“Hi, {name}. I noticed that you signed up to our email list a few days ago. Thanks! I’m excited to connect with you. I’d love to know if there’s anything you need help with. ~ {Name, Title}”

This is a VERY boiled down version that you could tweak to cater to your personality and business. And you can set these up to send a certain amount of days after that initial signup with the welcome email.

3. Re-engagement

Let’s say that you have a customer who hasn’t been opening your emails lately and they haven’t bought anything from you in a while.

What do you do? Leave them be and hope they buy from you again?

Well, you could do that, but it would be better if you sent a re-engagement email instead.

The purpose for this, as I’m sure you’ve already put together, is to get your past customer to engage with you once again.

Here’s how it works:

You gain an email subscriber, and then they buy something from your site. But then…

A few months go by and things are pretty silent from them. (a.k.a. No more money coming your way.)

At this point, you can send setup a triggered email to people that fit the bill here and offer them something so tantalizing that they can’t help but buy from you again.

Here’s a great example of how Starbucks does this.

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I mean, who doesn’t love a free treat from Starbucks?

This offer promotes action on the part of a customer and you both get something you want. You can do something similar by sending an offer to a customer who hasn’t been buying anything from you recently or even opening your emails.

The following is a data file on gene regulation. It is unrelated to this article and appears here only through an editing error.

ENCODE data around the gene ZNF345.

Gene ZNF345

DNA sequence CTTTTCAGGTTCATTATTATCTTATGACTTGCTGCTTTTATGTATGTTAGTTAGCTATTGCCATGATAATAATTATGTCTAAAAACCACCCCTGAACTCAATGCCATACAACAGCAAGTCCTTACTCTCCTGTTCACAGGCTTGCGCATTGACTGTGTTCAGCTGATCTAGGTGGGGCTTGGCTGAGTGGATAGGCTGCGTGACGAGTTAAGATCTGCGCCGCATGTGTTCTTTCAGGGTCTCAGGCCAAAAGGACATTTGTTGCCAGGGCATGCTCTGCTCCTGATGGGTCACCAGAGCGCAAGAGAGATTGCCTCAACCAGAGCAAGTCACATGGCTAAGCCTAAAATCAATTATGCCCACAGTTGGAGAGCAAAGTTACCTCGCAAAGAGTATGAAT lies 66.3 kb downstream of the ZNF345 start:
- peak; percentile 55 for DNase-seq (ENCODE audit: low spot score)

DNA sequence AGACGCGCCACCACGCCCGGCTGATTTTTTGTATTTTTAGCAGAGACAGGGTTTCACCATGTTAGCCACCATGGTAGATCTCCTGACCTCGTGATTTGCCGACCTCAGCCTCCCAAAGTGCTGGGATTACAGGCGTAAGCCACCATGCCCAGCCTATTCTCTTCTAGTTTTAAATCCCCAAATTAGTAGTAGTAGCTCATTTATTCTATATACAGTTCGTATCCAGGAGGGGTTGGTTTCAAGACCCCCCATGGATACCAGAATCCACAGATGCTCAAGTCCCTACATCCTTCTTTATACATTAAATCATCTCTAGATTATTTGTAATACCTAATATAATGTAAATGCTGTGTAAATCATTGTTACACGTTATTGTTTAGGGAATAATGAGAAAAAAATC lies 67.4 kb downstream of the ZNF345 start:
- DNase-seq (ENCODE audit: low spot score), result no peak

Of course, your subject line for the email needs to be enough to get them to open it, but something as simple as, “A Free Gift Just For You” can certain do the trick.

Wrapping It Up

Over 75% percent of email income is made from triggered (automated) emails compared to other types of emails sent.

That’s a big margin that you can be taking a slice out of no matter what type of business you’re running. If you take the time to plan your emails and then set them up to send automatically, you can be doing a lot to help your business and profiting more than you thought you could from a few little emails.

When it comes to email automation, what have you found to be the trickiest part? Or perhaps what techniques have you found to be the most effective? We’d love to hear your thoughts in the comments below. 🙂

When you are ready to start taking your own chunk of the major income being made from automated emails, sign up here for your free trial of Sendlane™!

Also, if you found this information helpful, chances are your friends will too! Please like and share this post on Facebook and all of your relevant social networks!  🙂

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Jimmy Kim
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Jimmy Kim

CEO at Sendlane
Based out of San Diego, California, Jimmy has been a digital marketer for the past 7+ years and is responsible for selling over $50 Million dollars of product. Before his ventures online, Jimmy rose from the ranks, started off by washing cars at a local dealership and eventually ended up being one of the youngest General Managers in the country by the age of 25. After being burnt out working 80+ hours a week, he eventually turned to Internet Marketing. He found a passion in email marketing and in 2013 helped create Sendlane as one of the co-founders.
Jimmy Kim